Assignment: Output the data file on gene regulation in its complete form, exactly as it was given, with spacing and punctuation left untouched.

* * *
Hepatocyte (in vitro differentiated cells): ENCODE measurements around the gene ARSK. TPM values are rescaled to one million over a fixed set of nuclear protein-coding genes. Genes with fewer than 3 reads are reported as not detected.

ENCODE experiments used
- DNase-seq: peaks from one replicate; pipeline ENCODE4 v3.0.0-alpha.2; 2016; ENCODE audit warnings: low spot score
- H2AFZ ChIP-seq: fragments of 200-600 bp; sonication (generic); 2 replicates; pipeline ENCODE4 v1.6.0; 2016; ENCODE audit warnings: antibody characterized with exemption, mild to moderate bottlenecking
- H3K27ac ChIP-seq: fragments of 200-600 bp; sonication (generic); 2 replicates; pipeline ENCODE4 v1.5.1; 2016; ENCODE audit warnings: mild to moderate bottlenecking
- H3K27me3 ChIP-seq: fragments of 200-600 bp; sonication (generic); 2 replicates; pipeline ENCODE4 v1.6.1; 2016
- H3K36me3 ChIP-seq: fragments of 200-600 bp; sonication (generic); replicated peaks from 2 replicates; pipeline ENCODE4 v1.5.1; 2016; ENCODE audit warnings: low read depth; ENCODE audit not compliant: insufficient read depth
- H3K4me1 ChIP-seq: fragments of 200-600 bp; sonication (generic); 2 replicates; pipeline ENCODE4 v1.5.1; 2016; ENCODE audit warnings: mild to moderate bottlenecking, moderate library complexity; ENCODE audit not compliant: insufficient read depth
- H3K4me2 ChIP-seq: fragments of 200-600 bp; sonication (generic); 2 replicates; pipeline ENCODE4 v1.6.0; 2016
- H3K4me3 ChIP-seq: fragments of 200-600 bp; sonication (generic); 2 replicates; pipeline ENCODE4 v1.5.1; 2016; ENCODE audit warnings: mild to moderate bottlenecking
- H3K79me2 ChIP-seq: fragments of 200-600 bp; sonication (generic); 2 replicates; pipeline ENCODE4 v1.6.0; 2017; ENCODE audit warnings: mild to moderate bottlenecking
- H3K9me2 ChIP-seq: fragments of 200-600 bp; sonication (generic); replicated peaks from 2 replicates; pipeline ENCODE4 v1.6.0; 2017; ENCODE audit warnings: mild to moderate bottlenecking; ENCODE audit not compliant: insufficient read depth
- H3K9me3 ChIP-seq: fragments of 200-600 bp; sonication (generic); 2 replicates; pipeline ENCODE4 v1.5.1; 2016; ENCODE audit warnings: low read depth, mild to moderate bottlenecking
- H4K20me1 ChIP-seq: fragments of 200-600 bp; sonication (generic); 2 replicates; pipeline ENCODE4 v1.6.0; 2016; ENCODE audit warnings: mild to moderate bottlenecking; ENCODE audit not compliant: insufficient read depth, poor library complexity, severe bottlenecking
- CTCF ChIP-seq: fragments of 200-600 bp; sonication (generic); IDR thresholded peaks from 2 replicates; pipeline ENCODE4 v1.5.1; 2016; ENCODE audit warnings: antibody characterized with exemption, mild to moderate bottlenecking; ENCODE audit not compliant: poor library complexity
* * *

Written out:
Hepatocyte (in vitro differentiated cells): ENCODE measurements around the gene ARSK. TPM values are rescaled to one million over a fixed set of nuclear protein-coding genes. Genes with fewer than 3 reads are reported as not detected.

ENCODE experiments used
- DNase-seq: peaks from one replicate; pipeline ENCODE4 v3.0.0-alpha.2; 2016; ENCODE audit warnings: low spot score
- H2AFZ ChIP-seq: fragments of 200-600 bp; sonication (generic); 2 replicates; pipeline ENCODE4 v1.6.0; 2016; ENCODE audit warnings: antibody characterized with exemption, mild to moderate bottlenecking
- H3K27ac ChIP-seq: fragments of 200-600 bp; sonication (generic); 2 replicates; pipeline ENCODE4 v1.5.1; 2016; ENCODE audit warnings: mild to moderate bottlenecking
- H3K27me3 ChIP-seq: fragments of 200-600 bp; sonication (generic); 2 replicates; pipeline ENCODE4 v1.6.1; 2016
- H3K36me3 ChIP-seq: fragments of 200-600 bp; sonication (generic); replicated peaks from 2 replicates; pipeline ENCODE4 v1.5.1; 2016; ENCODE audit warnings: low read depth; ENCODE audit not compliant: insufficient read depth
- H3K4me1 ChIP-seq: fragments of 200-600 bp; sonication (generic); 2 replicates; pipeline ENCODE4 v1.5.1; 2016; ENCODE audit warnings: mild to moderate bottlenecking, moderate library complexity; ENCODE audit not compliant: insufficient read depth
- H3K4me2 ChIP-seq: fragments of 200-600 bp; sonication (generic); 2 replicates; pipeline ENCODE4 v1.6.0; 2016
- H3K4me3 ChIP-seq: fragments of 200-600 bp; sonication (generic); 2 replicates; pipeline ENCODE4 v1.5.1; 2016; ENCODE audit warnings: mild to moderate bottlenecking
- H3K79me2 ChIP-seq: fragments of 200-600 bp; sonication (generic); 2 replicates; pipeline ENCODE4 v1.6.0; 2017; ENCODE audit warnings: mild to moderate bottlenecking
- H3K9me2 ChIP-seq: fragments of 200-600 bp; sonication (generic); replicated peaks from 2 replicates; pipeline ENCODE4 v1.6.0; 2017; ENCODE audit warnings: mild to moderate bottlenecking; ENCODE audit not compliant: insufficient read depth
- H3K9me3 ChIP-seq: fragments of 200-600 bp; sonication (generic); 2 replicates; pipeline ENCODE4 v1.5.1; 2016; ENCODE audit warnings: low read depth, mild to moderate bottlenecking
- H4K20me1 ChIP-seq: fragments of 200-600 bp; sonication (generic); 2 replicates; pipeline ENCODE4 v1.6.0; 2016; ENCODE audit warnings: mild to moderate bottlenecking; ENCODE audit not compliant: insufficient read depth, poor library complexity, severe bottlenecking
- CTCF ChIP-seq: fragments of 200-600 bp; sonication (generic); IDR thresholded peaks from 2 replicates; pipeline ENCODE4 v1.5.1; 2016; ENCODE audit warnings: antibody characterized with exemption, mild to moderate bottlenecking; ENCODE audit not compliant: poor library complexity